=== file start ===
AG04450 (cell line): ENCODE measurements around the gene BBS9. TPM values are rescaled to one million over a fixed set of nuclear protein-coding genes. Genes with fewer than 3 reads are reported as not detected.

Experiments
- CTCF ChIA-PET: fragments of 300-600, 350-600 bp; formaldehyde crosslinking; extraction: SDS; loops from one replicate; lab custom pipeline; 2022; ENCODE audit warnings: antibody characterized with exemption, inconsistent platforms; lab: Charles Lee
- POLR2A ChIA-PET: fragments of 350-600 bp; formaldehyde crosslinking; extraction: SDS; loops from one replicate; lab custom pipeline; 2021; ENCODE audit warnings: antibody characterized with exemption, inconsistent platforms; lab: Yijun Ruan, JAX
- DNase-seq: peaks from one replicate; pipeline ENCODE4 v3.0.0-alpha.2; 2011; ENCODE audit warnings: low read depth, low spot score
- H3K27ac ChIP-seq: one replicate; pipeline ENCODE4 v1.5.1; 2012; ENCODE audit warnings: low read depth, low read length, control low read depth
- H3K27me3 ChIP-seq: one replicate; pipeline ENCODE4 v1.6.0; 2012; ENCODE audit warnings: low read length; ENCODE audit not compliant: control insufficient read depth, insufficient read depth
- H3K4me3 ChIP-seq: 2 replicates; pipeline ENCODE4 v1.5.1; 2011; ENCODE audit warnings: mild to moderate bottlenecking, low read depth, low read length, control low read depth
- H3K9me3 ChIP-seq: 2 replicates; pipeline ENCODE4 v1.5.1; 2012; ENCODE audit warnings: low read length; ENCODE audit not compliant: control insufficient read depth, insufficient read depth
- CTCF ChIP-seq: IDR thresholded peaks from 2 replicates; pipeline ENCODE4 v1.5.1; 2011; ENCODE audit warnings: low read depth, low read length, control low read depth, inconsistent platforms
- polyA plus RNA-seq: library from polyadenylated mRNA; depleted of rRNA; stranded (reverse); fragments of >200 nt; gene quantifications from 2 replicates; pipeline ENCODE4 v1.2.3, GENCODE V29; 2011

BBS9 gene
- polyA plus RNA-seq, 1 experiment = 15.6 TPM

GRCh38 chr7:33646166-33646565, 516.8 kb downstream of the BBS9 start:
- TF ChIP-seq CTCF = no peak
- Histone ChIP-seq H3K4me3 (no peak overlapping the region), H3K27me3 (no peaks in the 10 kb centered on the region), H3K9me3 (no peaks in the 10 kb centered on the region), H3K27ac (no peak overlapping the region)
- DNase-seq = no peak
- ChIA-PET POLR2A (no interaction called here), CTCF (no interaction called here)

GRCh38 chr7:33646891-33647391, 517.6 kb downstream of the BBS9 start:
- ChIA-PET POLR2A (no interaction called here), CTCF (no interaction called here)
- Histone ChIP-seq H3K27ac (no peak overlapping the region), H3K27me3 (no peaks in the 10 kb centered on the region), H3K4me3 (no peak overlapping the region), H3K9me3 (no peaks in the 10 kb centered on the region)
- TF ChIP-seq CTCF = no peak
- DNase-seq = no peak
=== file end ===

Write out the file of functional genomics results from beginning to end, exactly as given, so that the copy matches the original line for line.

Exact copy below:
AG04450 (cell line): ENCODE measurements around the gene BBS9. TPM values are rescaled to one million over a fixed set of nuclear protein-coding genes. Genes with fewer than 3 reads are reported as not detected.

Experiments
- CTCF ChIA-PET: fragments of 300-600, 350-600 bp; formaldehyde crosslinking; extraction: SDS; loops from one replicate; lab custom pipeline; 2022; ENCODE audit warnings: antibody characterized with exemption, inconsistent platforms; lab: Charles Lee
- POLR2A ChIA-PET: fragments of 350-600 bp; formaldehyde crosslinking; extraction: SDS; loops from one replicate; lab custom pipeline; 2021; ENCODE audit warnings: antibody characterized with exemption, inconsistent platforms; lab: Yijun Ruan, JAX
- DNase-seq: peaks from one replicate; pipeline ENCODE4 v3.0.0-alpha.2; 2011; ENCODE audit warnings: low read depth, low spot score
- H3K27ac ChIP-seq: one replicate; pipeline ENCODE4 v1.5.1; 2012; ENCODE audit warnings: low read depth, low read length, control low read depth
- H3K27me3 ChIP-seq: one replicate; pipeline ENCODE4 v1.6.0; 2012; ENCODE audit warnings: low read length; ENCODE audit not compliant: control insufficient read depth, insufficient read depth
- H3K4me3 ChIP-seq: 2 replicates; pipeline ENCODE4 v1.5.1; 2011; ENCODE audit warnings: mild to moderate bottlenecking, low read depth, low read length, control low read depth
- H3K9me3 ChIP-seq: 2 replicates; pipeline ENCODE4 v1.5.1; 2012; ENCODE audit warnings: low read length; ENCODE audit not compliant: control insufficient read depth, insufficient read depth
- CTCF ChIP-seq: IDR thresholded peaks from 2 replicates; pipeline ENCODE4 v1.5.1; 2011; ENCODE audit warnings: low read depth, low read length, control low read depth, inconsistent platforms
- polyA plus RNA-seq: library from polyadenylated mRNA; depleted of rRNA; stranded (reverse); fragments of >200 nt; gene quantifications from 2 replicates; pipeline ENCODE4 v1.2.3, GENCODE V29; 2011

BBS9 gene
- polyA plus RNA-seq, 1 experiment = 15.6 TPM

GRCh38 chr7:33646166-33646565, 516.8 kb downstream of the BBS9 start:
- TF ChIP-seq CTCF = no peak
- Histone ChIP-seq H3K4me3 (no peak overlapping the region), H3K27me3 (no peaks in the 10 kb centered on the region), H3K9me3 (no peaks in the 10 kb centered on the region), H3K27ac (no peak overlapping the region)
- DNase-seq = no peak
- ChIA-PET POLR2A (no interaction called here), CTCF (no interaction called here)

GRCh38 chr7:33646891-33647391, 517.6 kb downstream of the BBS9 start:
- ChIA-PET POLR2A (no interaction called here), CTCF (no interaction called here)
- Histone ChIP-seq H3K27ac (no peak overlapping the region), H3K27me3 (no peaks in the 10 kb centered on the region), H3K4me3 (no peak overlapping the region), H3K9me3 (no peaks in the 10 kb centered on the region)
- TF ChIP-seq CTCF = no peak
- DNase-seq = no peak